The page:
HIROSHIMA AND NAGASAKI: 75TH ANNIVERSARY REFLECTIONS
August of this year is the 75th Anniversary of the first and only use of atomic weapons in war, the bombings of Hiroshima and Nagasaki. The essay recounts the changes in the historical account of the bombings since then, and the evidence suggesting that the bombings were unnecessary to end the war. Using the revised history, there is a moral assessment of the decision to drop the bombs. Employing norms that are common to the just war tradition, the author argues that the decision to attack the Japanese cities was morally flawed. Based on the standards of innocents being immune from direct attack, the inappropriateness of a demand for unconditional surrender according to right intention, and the idea of proportionality in causing harm, there is a serious case against the justice of the atomic bombings. The essay concludes by noting evidence that many Americans continue to uphold military practices that violate basic ethical norms.
McGeorge Bundy, Danger and Survival: Choices About the Bomb in the First Fifty Years, New York: Vintage Books, 1988, 54.
Harry S. Truman, Memoirs by Harry S. Truman, vol 1 Years of Decisions, Garden City, NY: Doubleday & Co, 1955, 419.
Francis, “Address of the Holy Father at Peace Memorial (Hiroshima),” Sunday, November 24, 2019.
Peter Moore, “A-Bomb Legacy: Most Americans Negative about the Invention of Nuclear Weapons,” Redwood City, CA: YouGov, July 22, 2015, https://today. yougov.com/news/2015/07/22/a-bomb-legacy/.
Uri Friedman, “Hiroshima and the Politics of Apologizing,” The Atlantic (May 26, 2016), https://www.theatlantic.com/international/archive/2016/05/obama-hiroshima- apology-nuclear/483617/.
Scott Sagan and Benjamin Valentino, “Revisiting Hiroshima in Iran,” International Security 42, 1 (2017) 41-79 at 42.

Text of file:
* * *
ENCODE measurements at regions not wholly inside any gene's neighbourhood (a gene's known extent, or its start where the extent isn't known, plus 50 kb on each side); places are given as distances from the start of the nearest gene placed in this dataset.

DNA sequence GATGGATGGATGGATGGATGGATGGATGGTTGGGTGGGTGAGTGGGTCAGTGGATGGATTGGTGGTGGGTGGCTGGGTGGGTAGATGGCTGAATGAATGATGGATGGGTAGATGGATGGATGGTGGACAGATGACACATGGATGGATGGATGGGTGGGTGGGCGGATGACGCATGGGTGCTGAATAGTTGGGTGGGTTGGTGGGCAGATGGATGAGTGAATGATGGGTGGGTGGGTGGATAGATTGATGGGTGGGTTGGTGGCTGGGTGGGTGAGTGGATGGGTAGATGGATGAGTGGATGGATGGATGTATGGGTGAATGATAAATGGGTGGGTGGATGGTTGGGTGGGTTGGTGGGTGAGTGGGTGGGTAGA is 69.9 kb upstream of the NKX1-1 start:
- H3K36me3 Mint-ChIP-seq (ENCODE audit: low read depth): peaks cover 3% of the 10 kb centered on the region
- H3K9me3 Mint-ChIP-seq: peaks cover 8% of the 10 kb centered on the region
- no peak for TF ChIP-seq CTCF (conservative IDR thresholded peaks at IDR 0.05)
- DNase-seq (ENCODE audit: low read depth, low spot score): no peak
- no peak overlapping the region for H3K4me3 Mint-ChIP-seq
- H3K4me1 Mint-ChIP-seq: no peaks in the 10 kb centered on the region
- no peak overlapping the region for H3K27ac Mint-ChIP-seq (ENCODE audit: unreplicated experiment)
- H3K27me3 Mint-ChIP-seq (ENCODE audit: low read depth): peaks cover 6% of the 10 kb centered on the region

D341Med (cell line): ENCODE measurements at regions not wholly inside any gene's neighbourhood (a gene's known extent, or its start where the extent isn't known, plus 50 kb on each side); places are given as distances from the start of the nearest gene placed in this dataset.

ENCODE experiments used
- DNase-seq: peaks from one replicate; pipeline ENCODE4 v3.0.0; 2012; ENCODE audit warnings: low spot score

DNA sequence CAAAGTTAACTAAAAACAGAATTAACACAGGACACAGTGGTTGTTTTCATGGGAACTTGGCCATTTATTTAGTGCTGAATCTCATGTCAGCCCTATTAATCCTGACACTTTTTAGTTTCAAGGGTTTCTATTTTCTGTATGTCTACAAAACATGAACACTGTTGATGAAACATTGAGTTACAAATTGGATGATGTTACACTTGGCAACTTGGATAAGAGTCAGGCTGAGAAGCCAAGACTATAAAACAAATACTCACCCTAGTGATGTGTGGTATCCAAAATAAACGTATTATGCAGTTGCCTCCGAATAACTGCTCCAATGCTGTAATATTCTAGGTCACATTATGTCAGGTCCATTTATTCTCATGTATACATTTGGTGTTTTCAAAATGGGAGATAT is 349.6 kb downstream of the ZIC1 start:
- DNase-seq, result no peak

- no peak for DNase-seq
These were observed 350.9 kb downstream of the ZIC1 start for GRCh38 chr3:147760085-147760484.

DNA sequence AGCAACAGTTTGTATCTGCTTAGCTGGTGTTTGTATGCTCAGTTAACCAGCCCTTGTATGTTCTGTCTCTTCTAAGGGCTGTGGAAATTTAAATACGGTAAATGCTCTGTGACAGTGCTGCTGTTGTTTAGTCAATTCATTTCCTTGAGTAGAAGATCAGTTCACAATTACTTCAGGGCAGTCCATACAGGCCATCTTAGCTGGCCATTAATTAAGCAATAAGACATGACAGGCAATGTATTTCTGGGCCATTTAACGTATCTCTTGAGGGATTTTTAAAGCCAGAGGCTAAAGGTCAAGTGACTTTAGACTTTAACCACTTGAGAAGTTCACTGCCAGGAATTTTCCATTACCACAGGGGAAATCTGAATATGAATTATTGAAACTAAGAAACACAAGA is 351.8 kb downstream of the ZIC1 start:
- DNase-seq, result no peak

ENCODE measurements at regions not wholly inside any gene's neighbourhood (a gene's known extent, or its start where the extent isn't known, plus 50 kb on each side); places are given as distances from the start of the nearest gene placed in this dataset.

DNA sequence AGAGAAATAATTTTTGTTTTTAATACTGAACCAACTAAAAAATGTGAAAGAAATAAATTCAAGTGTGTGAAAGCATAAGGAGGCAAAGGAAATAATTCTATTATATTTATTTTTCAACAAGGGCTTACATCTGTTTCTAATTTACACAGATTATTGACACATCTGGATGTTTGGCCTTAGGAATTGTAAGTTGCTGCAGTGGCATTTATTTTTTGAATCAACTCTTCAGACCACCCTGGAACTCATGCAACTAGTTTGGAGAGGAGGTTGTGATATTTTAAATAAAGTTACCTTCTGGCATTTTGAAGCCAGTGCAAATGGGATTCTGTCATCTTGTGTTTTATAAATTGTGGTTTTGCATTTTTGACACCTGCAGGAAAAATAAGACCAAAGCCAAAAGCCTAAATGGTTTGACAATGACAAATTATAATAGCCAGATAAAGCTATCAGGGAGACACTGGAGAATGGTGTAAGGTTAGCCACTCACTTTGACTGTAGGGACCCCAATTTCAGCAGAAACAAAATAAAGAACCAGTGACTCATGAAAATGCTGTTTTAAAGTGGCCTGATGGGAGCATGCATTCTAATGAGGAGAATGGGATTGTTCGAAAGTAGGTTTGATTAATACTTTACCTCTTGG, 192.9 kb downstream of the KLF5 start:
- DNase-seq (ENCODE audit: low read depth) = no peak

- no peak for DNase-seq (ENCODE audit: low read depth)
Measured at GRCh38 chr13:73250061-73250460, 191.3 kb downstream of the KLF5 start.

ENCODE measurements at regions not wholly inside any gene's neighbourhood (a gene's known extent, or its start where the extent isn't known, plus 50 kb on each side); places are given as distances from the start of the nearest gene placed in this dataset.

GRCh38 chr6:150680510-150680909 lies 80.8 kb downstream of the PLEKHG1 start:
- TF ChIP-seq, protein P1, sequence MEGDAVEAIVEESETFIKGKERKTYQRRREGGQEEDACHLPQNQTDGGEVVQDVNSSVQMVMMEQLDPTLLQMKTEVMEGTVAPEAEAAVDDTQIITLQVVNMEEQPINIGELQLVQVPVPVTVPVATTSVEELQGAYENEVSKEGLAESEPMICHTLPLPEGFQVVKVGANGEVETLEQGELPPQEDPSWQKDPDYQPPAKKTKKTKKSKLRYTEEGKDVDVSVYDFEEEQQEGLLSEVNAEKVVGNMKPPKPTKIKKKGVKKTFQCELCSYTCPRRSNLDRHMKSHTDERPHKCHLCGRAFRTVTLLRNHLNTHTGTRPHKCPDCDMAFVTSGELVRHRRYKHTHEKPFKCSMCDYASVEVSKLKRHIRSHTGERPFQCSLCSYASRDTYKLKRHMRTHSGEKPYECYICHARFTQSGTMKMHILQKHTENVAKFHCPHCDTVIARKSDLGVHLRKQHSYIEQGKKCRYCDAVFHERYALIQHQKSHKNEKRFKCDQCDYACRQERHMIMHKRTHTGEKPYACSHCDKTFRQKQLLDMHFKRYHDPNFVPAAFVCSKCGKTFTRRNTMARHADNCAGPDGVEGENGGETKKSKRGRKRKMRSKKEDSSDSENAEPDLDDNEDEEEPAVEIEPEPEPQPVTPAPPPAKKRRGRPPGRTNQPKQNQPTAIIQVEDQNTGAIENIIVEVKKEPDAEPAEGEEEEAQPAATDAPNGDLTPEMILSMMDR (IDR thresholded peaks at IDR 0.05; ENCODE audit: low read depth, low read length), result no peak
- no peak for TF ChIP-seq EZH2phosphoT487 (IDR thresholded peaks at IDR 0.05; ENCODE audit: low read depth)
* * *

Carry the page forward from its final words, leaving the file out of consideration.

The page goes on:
Ward Wilson, “The Winning Weapon? Rethinking Nuclear Weapons in Light of Hiroshima,” International Security 32, 4 (2007) 162-79, at 162-63.
Gareth Cook, “Why Did Japan Surrender?” Boston Globe (August 7, 2011), http://www.boston.com/bostonglobe/ideas/articles/2011/0807/why_did_japan_surrender/?page=full
Remarks by Navy Minister Yonai, Lord Privy Seal Kido, and Cabinet Secretary Sakomizu all speak of dissembling in order to disguise the real reasons for surrender and to shift blame away from the emperor or the military. See Wilson, “The Winning Weapon?” 175-176.
Wilson Miscamble, “Was It Wrong to Drop the Atom Bomb on Japan?” PragerU.com, https://assets.ctfassets.net/qnesrjodfi80/3LwwBWbg4MwWEqQsGo 22Cs/764c5d02a0a39079aa368e8a79434d1c/miscamble-was_it_wrong_to_drop_the_ bomb-transcript_0.pdf
Barton Bernstein, “The Atomic Bombings Reconsidered,” Foreign Affairs 74, 1 (Jan-Feb 1995) 135-52 at 149.
Bernstein, “The Atomic Bombings Reconsidered,” 149.
Perhaps the best known revisionist account that focused on the Russian motive was Gar Alperovitz, Atomic Diplomacy: Hiroshima and Potsdam, New York: Simon and Schuster, 1965.
Barton Bernstein, “Why We Dropped the Bomb,” History News Network (July 31, 2005), https://historynewsnetwork.org/article/13531